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Plot of Randomized Data showing Heteroscedasticity.

In statistics, a sequence or a vector of random variables is heteroscedastic if the random variables have different variances. The complementary concept is called homoscedasticity. (Note: The alternative spelling homo- or heteroskedasticity is equally correct and is also used frequently.) The term means "differing variance" and comes from the Greek "hetero" ('different') and "skedasis" ('dispersion').

When using some statistical techniques, such as ordinary least squares (OLS), a number of assumptions are typically made. One of these is that the error term has a constant variance. This will be true if the observations of the error term are assumed to be drawn from identical distributions. Heteroscedasticity is a violation of this assumption. For example, the error term could vary or increase with each observation, something that is often the case with cross-sectional or time series measurements.


Heteroskedasticity does not cause OLS coefficient estimates to be biased. However, the variance (and, thus, standard errors) of the coefficients tends to be underestimated, inflating t-scores and sometimes making insignificant variables appear to be statistically significant.


There are several methods to test for the presence of heteroscedasticity:


There are two common corrections for heteroscedasticity:

  • Use a different specification for the model (different X variables, or perhaps non-linear transformations of the X variables).
  • Apply a weighted least squares estimation method, in which OLS is applied to transformed or weighted values of X and Y. The weights vary over observations, depending on the changing error variances.


Heteroscedasticity often occurs when there is a large difference among the sizes of the observations.

  • The classic example of heteroscedasticity is that of income versus food consumption. As one's income increases, the variability of food consumption will increase. A poorer person will spend a rather constant amount by always eating fast food; a wealthier person may occasionally buy fast food and other times eat an expensive meal. Those with higher incomes display a greater variability of food consumption.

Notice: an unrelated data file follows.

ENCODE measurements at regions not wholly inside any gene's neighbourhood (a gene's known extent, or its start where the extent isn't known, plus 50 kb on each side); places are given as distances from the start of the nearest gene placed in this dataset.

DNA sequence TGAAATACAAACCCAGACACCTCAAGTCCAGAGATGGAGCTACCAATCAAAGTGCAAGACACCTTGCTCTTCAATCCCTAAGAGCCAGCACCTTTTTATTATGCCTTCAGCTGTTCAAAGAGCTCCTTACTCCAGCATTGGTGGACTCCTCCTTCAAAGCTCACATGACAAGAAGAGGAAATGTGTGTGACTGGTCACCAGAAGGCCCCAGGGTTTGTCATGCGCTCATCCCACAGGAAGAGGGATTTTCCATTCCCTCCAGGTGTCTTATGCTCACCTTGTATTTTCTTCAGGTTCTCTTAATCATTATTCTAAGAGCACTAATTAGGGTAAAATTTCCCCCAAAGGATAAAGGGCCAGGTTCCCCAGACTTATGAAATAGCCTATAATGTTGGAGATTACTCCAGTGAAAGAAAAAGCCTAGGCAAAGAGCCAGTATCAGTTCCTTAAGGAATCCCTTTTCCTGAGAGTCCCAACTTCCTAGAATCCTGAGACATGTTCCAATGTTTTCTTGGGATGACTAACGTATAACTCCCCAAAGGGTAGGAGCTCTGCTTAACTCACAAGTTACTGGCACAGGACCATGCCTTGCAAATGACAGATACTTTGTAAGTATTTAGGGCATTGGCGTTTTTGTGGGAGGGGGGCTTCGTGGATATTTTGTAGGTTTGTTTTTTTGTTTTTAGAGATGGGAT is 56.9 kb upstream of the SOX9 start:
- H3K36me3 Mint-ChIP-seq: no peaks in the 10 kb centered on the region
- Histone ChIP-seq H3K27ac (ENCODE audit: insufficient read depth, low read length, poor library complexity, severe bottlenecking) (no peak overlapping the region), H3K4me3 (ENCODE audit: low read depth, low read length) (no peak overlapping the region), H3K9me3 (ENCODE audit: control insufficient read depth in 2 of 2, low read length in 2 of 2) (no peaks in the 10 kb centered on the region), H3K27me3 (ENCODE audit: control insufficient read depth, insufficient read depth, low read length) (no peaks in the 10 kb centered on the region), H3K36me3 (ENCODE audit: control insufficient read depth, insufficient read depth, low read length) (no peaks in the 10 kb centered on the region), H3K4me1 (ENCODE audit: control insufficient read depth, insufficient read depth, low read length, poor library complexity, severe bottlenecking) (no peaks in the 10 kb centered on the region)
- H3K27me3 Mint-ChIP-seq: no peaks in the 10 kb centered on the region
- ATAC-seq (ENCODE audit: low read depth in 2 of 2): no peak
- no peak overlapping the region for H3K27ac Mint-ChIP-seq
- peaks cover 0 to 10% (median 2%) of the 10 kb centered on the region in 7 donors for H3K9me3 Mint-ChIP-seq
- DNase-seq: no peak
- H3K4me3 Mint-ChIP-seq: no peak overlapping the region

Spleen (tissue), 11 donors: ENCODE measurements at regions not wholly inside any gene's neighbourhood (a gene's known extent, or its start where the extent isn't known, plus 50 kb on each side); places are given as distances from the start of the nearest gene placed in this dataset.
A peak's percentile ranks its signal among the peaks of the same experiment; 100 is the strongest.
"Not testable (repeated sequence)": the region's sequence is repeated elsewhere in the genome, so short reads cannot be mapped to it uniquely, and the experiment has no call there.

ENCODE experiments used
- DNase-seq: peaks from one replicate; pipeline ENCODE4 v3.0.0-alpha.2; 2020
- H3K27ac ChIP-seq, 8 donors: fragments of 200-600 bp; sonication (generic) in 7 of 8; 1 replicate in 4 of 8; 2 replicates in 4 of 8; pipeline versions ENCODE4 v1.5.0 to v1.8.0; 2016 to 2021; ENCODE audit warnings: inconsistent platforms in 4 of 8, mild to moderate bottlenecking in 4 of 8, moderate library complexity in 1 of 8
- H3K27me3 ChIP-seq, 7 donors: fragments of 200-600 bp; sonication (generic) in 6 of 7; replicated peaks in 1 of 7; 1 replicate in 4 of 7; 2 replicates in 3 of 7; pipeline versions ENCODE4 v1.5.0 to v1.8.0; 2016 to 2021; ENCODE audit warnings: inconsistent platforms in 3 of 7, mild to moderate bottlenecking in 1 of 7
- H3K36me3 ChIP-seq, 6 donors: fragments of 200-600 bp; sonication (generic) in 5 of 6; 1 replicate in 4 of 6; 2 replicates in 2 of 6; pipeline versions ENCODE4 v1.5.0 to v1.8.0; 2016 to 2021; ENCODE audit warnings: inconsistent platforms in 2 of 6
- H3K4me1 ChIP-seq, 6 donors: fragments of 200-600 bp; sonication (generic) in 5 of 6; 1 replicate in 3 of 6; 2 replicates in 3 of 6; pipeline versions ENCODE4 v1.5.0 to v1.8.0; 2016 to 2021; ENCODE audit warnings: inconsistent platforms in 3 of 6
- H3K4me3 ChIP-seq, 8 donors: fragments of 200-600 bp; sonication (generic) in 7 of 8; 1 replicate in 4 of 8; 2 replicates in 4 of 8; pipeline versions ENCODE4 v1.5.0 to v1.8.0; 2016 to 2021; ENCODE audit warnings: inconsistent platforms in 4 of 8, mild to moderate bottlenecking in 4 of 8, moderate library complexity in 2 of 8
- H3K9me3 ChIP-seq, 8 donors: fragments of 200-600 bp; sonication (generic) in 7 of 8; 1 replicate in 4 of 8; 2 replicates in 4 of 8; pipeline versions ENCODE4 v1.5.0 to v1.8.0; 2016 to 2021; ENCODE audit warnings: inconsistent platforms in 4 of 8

• Imagine you are watching a rocket take off nearby and measuring the distance it has traveled once each second. In the first couple of seconds your measurements may be accurate to the nearest centimeter, say. However, 5 minutes later as the rocket recedes into space, the accuracy of your measurements may only be good to 100 m, because of the increased distance, atmospheric distortion and a variety of other factors. The data you collect would exhibit heteroscedasticity.

See also


Most statistics textbooks will include at least some material on heteroscedasticity. Some examples are:

  1. Studenmund, A.H. Using Econometrics 2nd Ed. ISBN 0-673-52125-7. (devotes a chapter to heteroskedasticity).
  2. Verbeek, Marno (2004): A Guide to Modern Econometrics, 2. ed., Chichester: John Wiley & Sons, 2004, pages
  3. Greene, W.H. (1993), Econometric Analysis, Prentice-Hall, ISBN 0-13-013297-7, an introductory but thorough general text, considered the standard for a pre-doctorate university Econometrics course;
  4. Hamilton, J.D. (1994), Time Series Analysis, Princeton University Press ISBN 0-691-04289-6, the text of reference for historical series analysis; it contains an introduction to ARCH models.

Special subjects:

  • Glejser test: Furno, Marilena (Universita di Cassino, Italy, 2005): The Glejser Test and the Median Regression, in: Sankhya - The Indian Journal of Statistics, Special Issue on Quantile Regression and Related Methods, 2005, Volume 67, Part 2, pp 335-358 : http://sankhya.isical.ac.in/search/67_2/2005015.pdf
  • White test: White, Halbert (1980): A Heteroscedasticity-Consistent Covariance Matrix Estimator and a Direct Test for Heteroscedasticity, in: Econometrica, Vol. 48, 1980, page 817-838

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